jaymanntoday

Daily Fishing and Outdoor Report

Sun. Sept. 6, 09 -- Big sky change; fluke cheats

Sunday, September 06, 2009: Waves: rapidly building north wind swell. Clarity: Good but getting roiled royally.

What a difference a yesterday makes. Saturday was just about as nice as the nicety machine can produce. The bay was insane with boat traffic. The Manahawkin Bay party shoal, roughly off the end of 16th Street in Ship Bottom, was the most loaded I’ve ever seen it – using the word “loaded” to cover a few different meaning bases. There had to have been between 75 and 100 vessels snuggled up like tent caterpillars. Other areas of the bay were also abuzz with PWCs and every other sized craft known. It sure seems that many an angler knew the loss of fluking meant it was time to do some family outings.

Today is windblown and seemingly meant to give a perspective on how nice yesterday was.

This is not to imply there was any lack of fishermen out there. The public boat launches were packed. However, the radio chatter was very subdued. I took in some talk of small blues, occasional bass and (dare I say it?) lots of seabass.

I swear all this talk about overfishing of seabass has folks targeting them that have never gone seabass fishing before. They’re just trying to see what the sudden interest in the growingly popular meat fish is all about. And they are “meat fish” since they are surely not caught for sport.

I had two emails about folks keeping fluke in obvious violation of the regs. “We all watched them. They were keeping them until someone actually told them they couldn’t. They claimed to not realize and motored off. I saw them later at it again so I called the state hotline with the boat’s registration. …”

Fir the fiftieth time I want to totally discourage that confrontational approach. Yes, they were likely breaking the law but you just never know what you’re dealing with by confronting someone on the open water. I’ve seen way too many boaters who lose their frickin’ minds if anyone dares to say a thing toward them. Add beer balls to that mix and only bad comes of it.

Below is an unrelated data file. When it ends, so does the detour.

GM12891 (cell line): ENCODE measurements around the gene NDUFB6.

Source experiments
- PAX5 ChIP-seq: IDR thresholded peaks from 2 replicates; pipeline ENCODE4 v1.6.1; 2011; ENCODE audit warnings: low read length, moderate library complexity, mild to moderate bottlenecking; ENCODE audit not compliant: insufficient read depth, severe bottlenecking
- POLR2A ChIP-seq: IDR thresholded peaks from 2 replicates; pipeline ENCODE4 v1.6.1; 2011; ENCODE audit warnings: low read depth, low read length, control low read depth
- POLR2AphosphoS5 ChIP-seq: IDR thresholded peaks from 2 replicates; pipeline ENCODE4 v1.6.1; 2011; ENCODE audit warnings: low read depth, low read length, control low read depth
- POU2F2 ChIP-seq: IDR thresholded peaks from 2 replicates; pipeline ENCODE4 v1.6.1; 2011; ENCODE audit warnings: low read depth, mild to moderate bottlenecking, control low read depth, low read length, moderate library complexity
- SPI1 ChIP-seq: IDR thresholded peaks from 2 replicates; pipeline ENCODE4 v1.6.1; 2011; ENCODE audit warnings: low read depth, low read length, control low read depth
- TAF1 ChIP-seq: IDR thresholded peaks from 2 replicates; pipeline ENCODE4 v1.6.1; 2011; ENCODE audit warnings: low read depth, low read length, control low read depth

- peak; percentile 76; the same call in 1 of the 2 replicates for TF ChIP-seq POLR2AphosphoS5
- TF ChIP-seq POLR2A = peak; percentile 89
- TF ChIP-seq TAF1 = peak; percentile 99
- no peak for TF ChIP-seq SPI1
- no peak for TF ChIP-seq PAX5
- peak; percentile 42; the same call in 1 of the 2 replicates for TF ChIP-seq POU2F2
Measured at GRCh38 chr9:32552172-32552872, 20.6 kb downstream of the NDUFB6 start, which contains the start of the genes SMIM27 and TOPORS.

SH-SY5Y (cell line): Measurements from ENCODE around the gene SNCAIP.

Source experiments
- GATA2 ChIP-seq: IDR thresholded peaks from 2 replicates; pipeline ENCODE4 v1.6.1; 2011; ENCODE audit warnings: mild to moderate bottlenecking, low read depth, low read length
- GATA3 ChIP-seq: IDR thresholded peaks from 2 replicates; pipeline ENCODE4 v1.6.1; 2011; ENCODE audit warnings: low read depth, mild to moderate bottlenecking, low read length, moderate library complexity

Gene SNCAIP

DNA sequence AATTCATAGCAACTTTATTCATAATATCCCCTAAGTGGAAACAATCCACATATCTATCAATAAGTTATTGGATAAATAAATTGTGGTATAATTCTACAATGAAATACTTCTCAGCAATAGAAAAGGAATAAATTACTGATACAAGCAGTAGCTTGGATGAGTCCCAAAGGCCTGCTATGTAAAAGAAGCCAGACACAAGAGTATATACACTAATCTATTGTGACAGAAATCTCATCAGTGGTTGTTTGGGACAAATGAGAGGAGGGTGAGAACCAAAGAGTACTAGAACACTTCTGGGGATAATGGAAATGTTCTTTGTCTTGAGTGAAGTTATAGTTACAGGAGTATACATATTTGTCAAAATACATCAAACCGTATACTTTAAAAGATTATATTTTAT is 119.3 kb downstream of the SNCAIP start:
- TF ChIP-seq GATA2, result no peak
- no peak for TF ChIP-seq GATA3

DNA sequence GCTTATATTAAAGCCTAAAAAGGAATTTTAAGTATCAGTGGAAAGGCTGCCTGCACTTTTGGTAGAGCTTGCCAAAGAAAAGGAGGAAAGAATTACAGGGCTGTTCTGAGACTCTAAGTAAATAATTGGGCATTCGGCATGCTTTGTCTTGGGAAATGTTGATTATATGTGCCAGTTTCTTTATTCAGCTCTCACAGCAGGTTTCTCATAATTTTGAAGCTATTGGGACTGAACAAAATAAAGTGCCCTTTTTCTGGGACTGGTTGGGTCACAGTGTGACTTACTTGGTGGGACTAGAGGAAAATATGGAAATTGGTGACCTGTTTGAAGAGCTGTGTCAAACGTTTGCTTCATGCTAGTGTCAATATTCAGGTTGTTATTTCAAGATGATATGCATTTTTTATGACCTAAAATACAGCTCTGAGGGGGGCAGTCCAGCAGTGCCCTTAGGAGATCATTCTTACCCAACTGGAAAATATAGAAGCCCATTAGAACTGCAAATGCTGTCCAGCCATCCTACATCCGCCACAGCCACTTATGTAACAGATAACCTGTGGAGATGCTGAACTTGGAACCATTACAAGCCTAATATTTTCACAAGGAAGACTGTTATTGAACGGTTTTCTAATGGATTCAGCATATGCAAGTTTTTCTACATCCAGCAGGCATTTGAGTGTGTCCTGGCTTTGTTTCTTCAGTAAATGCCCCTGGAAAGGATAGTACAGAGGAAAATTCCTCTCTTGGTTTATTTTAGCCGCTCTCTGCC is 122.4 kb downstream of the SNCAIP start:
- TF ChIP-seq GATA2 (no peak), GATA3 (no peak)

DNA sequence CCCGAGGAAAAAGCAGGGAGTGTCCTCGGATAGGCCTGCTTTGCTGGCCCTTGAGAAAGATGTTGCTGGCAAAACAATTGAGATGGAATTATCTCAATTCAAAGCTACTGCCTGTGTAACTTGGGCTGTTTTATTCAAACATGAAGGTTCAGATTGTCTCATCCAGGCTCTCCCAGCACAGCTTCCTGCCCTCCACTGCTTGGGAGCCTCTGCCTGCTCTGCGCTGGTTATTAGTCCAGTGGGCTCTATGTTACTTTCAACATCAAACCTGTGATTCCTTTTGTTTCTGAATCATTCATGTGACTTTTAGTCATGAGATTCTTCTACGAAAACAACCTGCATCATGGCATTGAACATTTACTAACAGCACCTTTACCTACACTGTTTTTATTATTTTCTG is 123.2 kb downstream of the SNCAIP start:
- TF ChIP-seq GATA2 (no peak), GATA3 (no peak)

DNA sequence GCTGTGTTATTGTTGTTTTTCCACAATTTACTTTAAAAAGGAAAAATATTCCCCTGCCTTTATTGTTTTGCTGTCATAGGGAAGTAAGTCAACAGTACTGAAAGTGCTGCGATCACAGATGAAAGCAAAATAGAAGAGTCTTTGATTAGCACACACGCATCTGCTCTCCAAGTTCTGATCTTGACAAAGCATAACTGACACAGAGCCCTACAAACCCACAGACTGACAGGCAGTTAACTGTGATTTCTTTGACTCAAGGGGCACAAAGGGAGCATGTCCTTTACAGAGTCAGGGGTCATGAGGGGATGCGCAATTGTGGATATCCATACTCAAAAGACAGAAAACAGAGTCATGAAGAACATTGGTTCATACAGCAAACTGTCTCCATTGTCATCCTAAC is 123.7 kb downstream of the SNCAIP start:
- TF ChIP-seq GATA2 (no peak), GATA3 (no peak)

One of the emails about (possibly) the same illegal flukers, asked a very good question, one that I haven’t a clue about. “Can we call local cops to bust people we know are breaking fishing laws?”

That’s a good one, eh? I will note that a few years back I saw local PD warn snorkelers in the surf who were keeping too-small tog. I won’t go into the details except to say all that was requested by the folks who called those police was to offer a warning. It so happened, one of the officers was an angler.

As to whether or not a police officer can issue a summons if finding someone breaking Fish and Wildlife laws, I have to think that, legally, they absolutely can. Even though fishing “law” is based on a system of rules and regulations, these are “executive law,” which means they are just as powerful as any Legislature-based laws.

By the same token, I have seen local and state police hold violators until Fish and Wildlife officers arrive. My guess that’s more of a jurisdictional thing – and the fact the Fish and Wildlife officers likely know the best way to go about properly summonsing violators.